Consistency to Reach Your Goal

Consistency is the most important element in reaching your fitness goals. Have you ever felt extremely motivated, and told yourself, tomorrow morning is the day I change my life? I’m going to get up early, workout, start eating healthier and tomorrow will be different. Then your 6:00 am alarm goes off, you say “f this”, hit the snooze button, and go back to sleep. That’s because motivation is fleeting. Motivation is a state of emotion, similar to happiness, sadness, excited, anxious, frightened, etc. All states of emotion are temporary and fleeting. The motivation must be followed by immediate action steps – plan a goal, sacrifice the deadweight and create good habits 

Reaching any fitness goals comes down to being consistent and simply doing the work.

How can we be more consistent?

Step One: Plan the Goal 

You must have a clear path of where you are now, and where you want to be. The more specific the better. You can’t just say “Okay I want to lose a little bit of weight, so tomorrow I’m kind of going to start eating a little healthier”. You’ll never end up anywhere with this mentality. You must say “I want to lose 20 lbs exactly 90 days from now”. Having clear goals allows us to work relentlessly towards something, rather than randomly and monotonously going through the motions. It increases focus and makes the path more concrete, tangible and real.

Step Two: Sacrifice the Deadweight

What do I have to sacrifice to reach this goal? In order to reach your fitness goals and become more consistent with your lifestyle, you’re going to have to make sacrifices. All of your idols would have never built any of their legacies without making sacrifices, and being consistent. For example, If your goal is to lose 20 lbs in 90 days ask yourself, what do I have to sacrifice to accomplish this? Okay, I have to stop eating 2000 calories of donuts and cake before I go to bed. I have to get up 45 minutes earlier every day to prepare my meals, workout, or whatever I need to do. Instead of going out 4 times per week and drinking with my friends, I’ll only go once. Having a clear list of everything you need to sacrifice, allows you to make better day to day decisions and be more consistent.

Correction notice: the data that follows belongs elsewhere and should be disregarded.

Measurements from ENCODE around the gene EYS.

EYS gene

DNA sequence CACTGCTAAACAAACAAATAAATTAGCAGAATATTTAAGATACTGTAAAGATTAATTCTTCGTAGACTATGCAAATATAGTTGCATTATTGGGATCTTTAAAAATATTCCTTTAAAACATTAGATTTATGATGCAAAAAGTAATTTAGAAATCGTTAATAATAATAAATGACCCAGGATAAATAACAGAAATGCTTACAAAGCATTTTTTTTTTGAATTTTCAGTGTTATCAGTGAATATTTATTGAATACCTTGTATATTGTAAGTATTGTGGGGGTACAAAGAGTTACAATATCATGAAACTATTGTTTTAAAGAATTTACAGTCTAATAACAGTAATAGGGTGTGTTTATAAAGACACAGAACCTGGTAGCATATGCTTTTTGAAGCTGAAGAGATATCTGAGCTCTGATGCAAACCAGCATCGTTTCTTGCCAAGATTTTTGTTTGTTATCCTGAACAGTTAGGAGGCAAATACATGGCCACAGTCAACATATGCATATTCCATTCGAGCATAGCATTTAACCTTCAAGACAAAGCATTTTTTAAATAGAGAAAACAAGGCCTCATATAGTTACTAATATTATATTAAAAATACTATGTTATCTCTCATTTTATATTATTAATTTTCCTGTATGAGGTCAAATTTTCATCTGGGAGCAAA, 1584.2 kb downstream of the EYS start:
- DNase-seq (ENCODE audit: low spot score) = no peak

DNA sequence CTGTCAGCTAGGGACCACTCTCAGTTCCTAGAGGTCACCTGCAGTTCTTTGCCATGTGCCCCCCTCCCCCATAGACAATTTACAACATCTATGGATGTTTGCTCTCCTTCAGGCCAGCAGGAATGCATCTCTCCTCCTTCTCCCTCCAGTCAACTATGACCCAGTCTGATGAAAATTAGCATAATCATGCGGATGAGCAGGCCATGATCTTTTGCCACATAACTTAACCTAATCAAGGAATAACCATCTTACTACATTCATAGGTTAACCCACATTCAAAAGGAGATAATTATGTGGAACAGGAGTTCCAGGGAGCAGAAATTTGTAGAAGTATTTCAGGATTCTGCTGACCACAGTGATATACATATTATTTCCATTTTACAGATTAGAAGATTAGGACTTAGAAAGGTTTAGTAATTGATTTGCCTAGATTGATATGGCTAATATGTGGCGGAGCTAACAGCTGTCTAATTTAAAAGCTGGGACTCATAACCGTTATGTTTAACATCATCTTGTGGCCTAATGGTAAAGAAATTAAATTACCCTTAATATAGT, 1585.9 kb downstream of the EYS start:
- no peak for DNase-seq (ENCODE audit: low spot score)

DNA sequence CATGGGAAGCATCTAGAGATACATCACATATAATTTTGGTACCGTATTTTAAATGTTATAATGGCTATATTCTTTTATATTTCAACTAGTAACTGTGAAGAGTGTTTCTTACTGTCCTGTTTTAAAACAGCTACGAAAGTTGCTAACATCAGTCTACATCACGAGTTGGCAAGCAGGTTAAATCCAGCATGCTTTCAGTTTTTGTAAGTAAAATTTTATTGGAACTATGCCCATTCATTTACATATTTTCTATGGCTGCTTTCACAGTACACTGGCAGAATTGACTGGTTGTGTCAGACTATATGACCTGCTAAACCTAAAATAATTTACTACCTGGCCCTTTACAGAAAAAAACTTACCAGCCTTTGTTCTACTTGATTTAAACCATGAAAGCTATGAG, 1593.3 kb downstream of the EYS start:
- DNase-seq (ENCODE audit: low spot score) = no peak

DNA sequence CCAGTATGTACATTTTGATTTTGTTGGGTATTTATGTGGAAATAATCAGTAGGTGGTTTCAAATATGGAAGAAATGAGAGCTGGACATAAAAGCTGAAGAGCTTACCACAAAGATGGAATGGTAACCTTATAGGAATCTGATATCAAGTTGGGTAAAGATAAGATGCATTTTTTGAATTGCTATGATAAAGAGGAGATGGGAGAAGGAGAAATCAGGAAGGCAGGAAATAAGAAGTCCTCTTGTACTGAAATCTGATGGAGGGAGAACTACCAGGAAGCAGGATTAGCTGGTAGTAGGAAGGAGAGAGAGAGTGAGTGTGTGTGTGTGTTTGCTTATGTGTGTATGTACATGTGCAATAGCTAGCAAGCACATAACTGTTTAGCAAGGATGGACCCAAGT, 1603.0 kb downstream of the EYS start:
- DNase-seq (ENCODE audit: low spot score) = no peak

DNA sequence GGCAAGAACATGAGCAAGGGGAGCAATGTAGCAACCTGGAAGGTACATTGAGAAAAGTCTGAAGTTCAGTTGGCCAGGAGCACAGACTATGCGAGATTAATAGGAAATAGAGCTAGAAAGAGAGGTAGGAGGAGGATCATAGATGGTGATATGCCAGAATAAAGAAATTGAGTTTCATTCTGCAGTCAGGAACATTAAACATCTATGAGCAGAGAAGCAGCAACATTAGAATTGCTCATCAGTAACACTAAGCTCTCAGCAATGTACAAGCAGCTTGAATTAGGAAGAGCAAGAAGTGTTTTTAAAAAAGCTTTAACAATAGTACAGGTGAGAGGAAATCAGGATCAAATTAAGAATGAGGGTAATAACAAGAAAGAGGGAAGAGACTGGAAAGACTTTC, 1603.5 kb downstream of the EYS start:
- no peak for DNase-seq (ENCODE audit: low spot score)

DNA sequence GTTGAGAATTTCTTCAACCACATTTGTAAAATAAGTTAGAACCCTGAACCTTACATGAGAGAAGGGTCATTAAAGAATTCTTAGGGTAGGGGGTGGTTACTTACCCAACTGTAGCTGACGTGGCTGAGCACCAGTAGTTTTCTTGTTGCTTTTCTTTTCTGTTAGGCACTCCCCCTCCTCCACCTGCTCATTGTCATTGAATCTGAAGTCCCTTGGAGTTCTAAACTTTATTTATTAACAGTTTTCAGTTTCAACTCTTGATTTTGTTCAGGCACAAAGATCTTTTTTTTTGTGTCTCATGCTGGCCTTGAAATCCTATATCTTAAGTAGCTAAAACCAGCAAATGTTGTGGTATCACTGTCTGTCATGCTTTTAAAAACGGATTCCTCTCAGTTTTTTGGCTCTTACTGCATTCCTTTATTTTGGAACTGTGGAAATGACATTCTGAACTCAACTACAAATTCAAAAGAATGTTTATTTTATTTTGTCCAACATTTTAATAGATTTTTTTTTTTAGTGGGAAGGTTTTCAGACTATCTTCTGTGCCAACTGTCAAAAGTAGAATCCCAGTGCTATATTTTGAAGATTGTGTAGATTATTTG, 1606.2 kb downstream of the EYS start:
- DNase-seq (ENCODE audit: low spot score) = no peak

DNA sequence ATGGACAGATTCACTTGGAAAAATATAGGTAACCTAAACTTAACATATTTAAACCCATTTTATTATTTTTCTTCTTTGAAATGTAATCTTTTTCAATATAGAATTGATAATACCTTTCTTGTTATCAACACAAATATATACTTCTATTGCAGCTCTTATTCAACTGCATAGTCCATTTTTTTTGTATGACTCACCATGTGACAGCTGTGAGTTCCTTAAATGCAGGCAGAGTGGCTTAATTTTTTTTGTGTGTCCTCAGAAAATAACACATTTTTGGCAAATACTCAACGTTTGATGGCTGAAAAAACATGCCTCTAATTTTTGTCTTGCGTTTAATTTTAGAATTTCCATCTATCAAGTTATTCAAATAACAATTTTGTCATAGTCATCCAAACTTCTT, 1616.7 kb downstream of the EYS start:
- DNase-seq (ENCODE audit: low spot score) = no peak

Step Three: Create Good Habits

  1. Wake up early and at the same time every day. Harvard professor and researcher Christoph Randler, discovered, when it comes to business success, morning people typically get better grades in school, have better job opportunities, anticipate problems while minimizing them, are more proactive, and overall have a higher chance of success. You can wake up earlier by simply – yes you guessed it, going to bed earlier. Instead of watching the bachelor, or playing Fortnite until midnight, aim for your 7-8 hours of sleep. Around 9:30pm you should start mentally preparing yourself for the following day, and getting ready for bed.
  2. Have a daily routine. For example, let’s say you wake up at 5:30am, go to the gym, prepare your meals, listen to an audiobook, take your kids to school, do whatever you need to do. Now when you start working at 9:00 am you’re already way ahead of the curve, compared to where you’d normally be. 
  3. Master time management. Most people don’t maximize the 24 hours in a day that they’ve been gifted. Every night, take 15 minutes prior to going to sleep and plan out every hour of your day. This will allow for you to be more consistent with your workouts, nutrition, and have more time for work or anything else you need to get done.

Summary:

The journey to success is never a straight line. It always involves a combination of forward and backwards progress. Motivation is only the beginning – it must be followed by immediate action! Find a goal you are passionate about so the sacrifice is worth it. Once you implement the good habits for a time, they become easier to repeat. Having a coach or other positive external influence can be a valuable asset to ensure consistency. Once you develop a consistent routine of working towards your goal, success is only a matter of time!

Sources:

https://hbr.org/2010/07/defend-your-research-the-early-bird-really-does-get-the-worm